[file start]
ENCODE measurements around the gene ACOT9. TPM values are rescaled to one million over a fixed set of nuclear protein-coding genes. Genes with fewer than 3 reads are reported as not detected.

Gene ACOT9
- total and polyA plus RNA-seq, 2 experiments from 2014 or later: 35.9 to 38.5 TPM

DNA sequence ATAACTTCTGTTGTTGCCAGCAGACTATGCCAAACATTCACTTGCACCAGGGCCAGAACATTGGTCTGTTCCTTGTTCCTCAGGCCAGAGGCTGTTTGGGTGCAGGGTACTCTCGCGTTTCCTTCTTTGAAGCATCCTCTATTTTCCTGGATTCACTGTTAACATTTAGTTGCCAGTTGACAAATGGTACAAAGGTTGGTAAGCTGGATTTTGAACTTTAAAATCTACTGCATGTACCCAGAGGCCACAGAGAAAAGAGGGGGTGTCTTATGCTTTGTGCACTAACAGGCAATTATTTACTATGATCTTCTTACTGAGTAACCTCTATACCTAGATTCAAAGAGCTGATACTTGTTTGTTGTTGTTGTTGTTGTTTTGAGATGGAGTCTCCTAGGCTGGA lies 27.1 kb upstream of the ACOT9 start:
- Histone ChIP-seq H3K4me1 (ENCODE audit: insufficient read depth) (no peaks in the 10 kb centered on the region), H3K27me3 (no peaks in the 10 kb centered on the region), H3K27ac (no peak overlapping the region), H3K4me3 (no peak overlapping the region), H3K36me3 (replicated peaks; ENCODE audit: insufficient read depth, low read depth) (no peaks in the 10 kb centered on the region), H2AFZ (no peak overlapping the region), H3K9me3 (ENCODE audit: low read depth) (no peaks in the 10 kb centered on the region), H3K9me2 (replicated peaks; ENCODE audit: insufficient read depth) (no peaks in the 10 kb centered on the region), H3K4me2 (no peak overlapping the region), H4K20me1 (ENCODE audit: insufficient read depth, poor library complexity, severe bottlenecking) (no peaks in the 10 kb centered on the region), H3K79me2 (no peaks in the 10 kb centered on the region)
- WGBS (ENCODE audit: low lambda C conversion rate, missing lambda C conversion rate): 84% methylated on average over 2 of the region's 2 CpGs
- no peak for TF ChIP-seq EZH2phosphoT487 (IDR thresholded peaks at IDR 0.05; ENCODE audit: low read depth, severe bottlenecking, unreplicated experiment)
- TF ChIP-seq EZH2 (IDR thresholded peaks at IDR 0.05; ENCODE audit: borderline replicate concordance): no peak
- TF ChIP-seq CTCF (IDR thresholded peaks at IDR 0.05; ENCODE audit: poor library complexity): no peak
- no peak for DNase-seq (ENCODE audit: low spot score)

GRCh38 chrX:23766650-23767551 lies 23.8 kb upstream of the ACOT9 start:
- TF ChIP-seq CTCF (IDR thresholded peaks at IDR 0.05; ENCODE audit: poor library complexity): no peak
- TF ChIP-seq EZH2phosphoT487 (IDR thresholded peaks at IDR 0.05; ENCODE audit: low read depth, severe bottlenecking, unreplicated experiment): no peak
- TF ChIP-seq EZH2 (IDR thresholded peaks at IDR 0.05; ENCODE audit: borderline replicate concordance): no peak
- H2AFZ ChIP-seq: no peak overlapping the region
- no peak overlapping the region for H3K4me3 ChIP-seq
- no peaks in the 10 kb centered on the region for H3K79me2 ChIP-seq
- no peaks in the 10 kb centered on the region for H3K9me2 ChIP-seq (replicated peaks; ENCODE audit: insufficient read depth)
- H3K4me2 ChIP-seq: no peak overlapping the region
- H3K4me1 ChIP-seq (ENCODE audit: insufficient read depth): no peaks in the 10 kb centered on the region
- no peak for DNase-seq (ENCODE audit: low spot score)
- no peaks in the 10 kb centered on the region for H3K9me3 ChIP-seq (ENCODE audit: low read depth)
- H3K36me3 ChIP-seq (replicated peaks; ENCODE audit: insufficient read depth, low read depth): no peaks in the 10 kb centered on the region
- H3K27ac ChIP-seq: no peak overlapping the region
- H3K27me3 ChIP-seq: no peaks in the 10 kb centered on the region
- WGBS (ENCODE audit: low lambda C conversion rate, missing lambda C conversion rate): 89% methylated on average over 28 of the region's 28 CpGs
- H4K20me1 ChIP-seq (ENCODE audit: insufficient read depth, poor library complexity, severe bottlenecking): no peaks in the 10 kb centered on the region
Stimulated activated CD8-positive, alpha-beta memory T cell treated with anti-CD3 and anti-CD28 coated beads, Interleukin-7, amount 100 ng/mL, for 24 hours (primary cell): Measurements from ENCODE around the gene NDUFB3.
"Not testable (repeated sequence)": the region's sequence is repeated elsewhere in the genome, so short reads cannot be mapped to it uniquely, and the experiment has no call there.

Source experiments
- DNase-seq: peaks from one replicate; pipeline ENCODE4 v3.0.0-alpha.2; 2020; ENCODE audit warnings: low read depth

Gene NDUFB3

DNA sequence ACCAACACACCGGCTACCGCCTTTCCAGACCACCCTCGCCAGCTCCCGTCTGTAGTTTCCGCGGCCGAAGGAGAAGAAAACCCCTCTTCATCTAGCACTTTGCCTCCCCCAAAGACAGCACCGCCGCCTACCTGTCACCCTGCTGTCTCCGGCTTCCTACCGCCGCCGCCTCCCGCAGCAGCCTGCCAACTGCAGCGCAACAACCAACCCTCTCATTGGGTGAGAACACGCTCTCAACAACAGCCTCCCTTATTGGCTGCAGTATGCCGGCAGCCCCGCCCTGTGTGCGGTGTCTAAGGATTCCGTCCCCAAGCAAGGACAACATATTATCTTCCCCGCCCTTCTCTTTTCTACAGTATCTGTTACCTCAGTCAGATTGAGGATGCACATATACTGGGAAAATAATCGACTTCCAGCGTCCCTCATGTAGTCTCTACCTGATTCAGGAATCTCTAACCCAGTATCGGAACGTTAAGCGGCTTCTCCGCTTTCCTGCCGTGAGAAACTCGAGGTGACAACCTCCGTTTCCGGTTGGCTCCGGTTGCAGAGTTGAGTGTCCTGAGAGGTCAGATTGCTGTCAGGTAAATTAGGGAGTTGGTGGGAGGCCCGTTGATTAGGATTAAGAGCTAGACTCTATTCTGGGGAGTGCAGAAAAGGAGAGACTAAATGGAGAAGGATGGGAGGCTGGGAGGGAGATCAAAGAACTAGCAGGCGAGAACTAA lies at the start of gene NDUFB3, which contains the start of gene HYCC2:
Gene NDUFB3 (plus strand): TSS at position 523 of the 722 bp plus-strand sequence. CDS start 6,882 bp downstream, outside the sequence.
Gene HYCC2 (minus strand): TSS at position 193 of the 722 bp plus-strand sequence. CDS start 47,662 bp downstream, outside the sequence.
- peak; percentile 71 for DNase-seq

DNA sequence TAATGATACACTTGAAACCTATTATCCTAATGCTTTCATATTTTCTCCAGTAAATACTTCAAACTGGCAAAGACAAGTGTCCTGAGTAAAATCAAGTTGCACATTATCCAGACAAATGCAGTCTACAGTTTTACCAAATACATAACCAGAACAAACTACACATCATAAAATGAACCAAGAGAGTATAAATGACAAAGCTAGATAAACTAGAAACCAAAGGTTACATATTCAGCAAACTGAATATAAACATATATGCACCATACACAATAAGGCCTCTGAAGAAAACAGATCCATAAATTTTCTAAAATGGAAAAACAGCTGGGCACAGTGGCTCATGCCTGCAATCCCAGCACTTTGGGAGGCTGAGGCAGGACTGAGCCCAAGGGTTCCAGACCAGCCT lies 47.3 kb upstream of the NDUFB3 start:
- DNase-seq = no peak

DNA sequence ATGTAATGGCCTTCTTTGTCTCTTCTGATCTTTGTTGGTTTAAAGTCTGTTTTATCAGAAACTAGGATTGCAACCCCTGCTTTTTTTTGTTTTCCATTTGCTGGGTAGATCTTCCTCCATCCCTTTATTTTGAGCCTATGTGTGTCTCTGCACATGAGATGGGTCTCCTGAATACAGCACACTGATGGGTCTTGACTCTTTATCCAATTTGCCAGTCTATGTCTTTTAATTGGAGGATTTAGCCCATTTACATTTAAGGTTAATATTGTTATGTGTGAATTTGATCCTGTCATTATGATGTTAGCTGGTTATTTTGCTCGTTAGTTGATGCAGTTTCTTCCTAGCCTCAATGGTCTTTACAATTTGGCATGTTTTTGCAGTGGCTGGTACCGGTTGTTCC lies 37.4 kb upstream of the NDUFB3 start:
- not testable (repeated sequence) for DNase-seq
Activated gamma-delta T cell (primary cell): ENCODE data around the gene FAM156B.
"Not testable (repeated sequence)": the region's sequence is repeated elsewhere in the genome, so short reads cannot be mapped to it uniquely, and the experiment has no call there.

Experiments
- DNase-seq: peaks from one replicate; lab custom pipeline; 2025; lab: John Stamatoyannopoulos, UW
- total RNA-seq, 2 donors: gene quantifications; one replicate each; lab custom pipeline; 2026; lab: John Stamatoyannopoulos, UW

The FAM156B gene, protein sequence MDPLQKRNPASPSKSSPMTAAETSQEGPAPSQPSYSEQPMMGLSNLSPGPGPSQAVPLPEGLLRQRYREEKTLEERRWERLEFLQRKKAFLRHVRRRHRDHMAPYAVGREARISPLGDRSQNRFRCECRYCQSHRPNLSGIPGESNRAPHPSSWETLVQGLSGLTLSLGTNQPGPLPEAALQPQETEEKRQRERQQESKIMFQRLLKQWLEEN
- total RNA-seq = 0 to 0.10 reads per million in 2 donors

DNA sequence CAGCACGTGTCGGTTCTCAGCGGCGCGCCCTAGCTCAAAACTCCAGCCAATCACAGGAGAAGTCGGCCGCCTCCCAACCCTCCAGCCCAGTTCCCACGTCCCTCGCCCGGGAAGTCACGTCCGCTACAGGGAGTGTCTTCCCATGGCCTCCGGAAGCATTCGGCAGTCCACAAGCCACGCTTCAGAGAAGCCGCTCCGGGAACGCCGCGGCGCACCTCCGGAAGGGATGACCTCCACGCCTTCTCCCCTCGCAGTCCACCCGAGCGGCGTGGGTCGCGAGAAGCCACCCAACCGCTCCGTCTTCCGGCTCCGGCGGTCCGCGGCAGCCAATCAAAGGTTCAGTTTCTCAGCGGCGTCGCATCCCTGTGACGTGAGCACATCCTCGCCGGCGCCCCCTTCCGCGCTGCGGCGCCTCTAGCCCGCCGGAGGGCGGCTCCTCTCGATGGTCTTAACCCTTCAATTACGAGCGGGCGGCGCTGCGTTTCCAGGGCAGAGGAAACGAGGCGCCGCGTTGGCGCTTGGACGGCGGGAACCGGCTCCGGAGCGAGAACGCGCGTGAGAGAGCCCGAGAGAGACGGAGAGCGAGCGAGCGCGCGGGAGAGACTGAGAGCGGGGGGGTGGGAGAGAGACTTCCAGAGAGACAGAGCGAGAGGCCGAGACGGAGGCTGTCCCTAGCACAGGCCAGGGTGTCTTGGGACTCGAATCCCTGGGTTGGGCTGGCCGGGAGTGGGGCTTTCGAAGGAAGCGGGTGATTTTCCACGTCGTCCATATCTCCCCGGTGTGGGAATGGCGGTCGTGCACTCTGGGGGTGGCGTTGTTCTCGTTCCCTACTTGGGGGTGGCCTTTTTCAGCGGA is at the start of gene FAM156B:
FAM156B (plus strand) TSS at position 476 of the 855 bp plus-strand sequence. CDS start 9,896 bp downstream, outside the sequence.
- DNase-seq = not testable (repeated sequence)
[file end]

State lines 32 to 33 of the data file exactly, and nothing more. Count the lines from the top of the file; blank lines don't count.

Gene NDUFB3

DNA sequence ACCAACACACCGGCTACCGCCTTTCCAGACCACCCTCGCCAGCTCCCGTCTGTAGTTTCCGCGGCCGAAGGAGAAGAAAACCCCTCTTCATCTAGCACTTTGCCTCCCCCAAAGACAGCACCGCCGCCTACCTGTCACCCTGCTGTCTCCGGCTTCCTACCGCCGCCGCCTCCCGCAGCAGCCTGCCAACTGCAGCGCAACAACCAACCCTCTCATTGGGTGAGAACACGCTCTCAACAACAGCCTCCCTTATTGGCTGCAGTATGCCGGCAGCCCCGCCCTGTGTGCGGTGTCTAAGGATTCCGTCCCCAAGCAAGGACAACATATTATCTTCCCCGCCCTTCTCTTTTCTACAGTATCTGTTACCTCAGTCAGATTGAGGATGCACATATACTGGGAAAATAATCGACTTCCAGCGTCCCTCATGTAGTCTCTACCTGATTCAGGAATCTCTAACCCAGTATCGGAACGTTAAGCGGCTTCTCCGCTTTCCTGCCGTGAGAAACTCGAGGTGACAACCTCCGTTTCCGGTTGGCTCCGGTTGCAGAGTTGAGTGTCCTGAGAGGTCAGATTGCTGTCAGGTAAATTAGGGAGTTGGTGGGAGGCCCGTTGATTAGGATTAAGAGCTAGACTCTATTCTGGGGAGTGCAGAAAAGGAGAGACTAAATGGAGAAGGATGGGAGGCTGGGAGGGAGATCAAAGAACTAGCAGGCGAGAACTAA lies at the start of gene NDUFB3, which contains the start of gene HYCC2: